- National Domestic Violence Fatality Review Initiative, Flagstaff, AZ. The mission of the National Domestic Violence Fatality Review Initiative is to provide technical assistance for the reviewing of domestic violence related deaths, with the underlying objective of preventing them in the future, preserving the safety of battered women, and holding accountable both the perpetrators of domestic violence and the multiple agencies and organization that come into contact with the parties. The mission is fulfilled by conducting national, regional and local training conferences and workshops; providing onsite, teleconference and videoconference technical assistance to community groups all over the United States; offering extensive on-line services through the website, newsletters and film library; and, working with an array of national, international, regional, and state level partners.
- Rose Brooks Center, Bridge Program, Kansas City, MO. The Bridge Program at Rose Brooks Center systematically connects medical services with domestic violence services in order to help survivors of intimate partner violence work toward a life free of abuse. The program coordinates with local healthcare facilities to provide resources and support to victims of domestic violence as well as training for the medical professionals who treat them. Bridge advocates and volunteers are located at major metro area hospitals and their affiliated clinics, and the staff trains over 3,000 healthcare workers every year.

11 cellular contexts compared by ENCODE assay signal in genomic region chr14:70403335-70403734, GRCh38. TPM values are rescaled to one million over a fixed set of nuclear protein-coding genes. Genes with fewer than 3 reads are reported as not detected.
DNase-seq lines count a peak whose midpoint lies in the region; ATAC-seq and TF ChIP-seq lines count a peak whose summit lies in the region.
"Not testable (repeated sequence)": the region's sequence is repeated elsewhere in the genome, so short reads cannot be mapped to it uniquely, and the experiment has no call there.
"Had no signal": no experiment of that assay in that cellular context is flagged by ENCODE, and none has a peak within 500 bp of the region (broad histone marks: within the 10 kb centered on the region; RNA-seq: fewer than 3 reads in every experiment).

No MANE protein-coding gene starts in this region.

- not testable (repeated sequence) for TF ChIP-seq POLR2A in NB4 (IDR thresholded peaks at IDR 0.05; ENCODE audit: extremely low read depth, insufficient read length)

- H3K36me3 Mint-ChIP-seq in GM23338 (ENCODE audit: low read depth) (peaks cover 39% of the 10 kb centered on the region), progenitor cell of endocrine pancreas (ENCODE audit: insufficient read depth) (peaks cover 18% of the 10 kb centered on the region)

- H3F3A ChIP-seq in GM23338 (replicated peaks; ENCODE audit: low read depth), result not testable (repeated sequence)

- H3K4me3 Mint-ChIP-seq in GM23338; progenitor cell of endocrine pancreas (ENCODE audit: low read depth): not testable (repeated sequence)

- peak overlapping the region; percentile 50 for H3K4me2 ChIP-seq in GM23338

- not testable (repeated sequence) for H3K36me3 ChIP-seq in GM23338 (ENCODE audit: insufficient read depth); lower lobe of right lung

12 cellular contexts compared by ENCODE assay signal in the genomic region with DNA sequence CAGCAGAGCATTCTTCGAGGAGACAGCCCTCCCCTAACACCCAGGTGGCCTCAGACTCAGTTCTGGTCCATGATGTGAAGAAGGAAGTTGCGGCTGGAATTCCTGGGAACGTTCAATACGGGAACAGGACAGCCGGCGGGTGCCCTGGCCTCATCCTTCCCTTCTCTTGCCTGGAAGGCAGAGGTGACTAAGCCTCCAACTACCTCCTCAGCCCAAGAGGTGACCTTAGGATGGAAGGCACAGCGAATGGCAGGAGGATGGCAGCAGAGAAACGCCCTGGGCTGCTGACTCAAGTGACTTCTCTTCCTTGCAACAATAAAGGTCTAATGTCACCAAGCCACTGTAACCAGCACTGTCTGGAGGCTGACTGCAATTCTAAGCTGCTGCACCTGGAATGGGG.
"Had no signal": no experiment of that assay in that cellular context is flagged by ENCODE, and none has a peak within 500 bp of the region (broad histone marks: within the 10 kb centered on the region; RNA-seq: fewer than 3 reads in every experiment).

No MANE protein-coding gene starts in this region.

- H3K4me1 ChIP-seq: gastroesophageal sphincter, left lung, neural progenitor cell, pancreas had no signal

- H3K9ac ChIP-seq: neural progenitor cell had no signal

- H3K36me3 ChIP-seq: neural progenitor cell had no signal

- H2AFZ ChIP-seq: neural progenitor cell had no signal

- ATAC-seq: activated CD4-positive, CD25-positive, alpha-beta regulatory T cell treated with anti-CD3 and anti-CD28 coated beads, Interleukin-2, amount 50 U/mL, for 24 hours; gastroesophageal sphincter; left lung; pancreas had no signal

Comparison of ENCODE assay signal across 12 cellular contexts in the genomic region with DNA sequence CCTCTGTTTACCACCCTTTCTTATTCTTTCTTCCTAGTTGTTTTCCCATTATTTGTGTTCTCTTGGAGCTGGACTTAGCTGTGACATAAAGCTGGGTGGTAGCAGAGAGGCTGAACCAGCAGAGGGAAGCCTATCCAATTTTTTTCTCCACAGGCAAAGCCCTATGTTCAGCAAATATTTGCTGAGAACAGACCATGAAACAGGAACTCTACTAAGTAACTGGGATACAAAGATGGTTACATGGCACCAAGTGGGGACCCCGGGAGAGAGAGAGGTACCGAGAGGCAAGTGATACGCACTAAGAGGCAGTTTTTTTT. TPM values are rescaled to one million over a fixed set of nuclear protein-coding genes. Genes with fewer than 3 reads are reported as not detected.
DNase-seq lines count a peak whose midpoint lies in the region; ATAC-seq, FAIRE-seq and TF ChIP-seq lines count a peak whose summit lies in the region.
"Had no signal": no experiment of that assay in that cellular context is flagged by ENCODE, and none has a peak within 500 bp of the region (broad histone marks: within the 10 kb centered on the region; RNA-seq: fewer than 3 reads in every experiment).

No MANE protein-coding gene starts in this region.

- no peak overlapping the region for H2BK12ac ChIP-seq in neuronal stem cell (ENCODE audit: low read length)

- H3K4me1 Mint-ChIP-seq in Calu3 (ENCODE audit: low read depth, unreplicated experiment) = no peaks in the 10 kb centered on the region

This award is the 5th and newest Celebrating Solution award, created in 2012 specifically for programs that address the needs of underserved populations. The Roth Award also provides a $10,000 unrestricted prize in recognition of the outstanding work done by the winning organization or agency.
YWCA of Greater Cincinnati
Project CARE (Community, Accessibility, Responsiveness, Education) unites disability and domestic violence victim service providers to develop and implement a community coordinated response model to address domestic violence, dating violence, sexual assault and stalking against women with disabilities. CARE is driven by the vision that people with disabilities who are victims of violence are empowered to access services that are welcoming, comprehensive and pose no barriers. CARE’s mission is to transform services into a seamless system that fully meets the needs of people with disabilities who are victims of sexual assault, domestic violence, dating violence and stalking. Project CARE accomplishes its mission strictly through the framework of collaboration.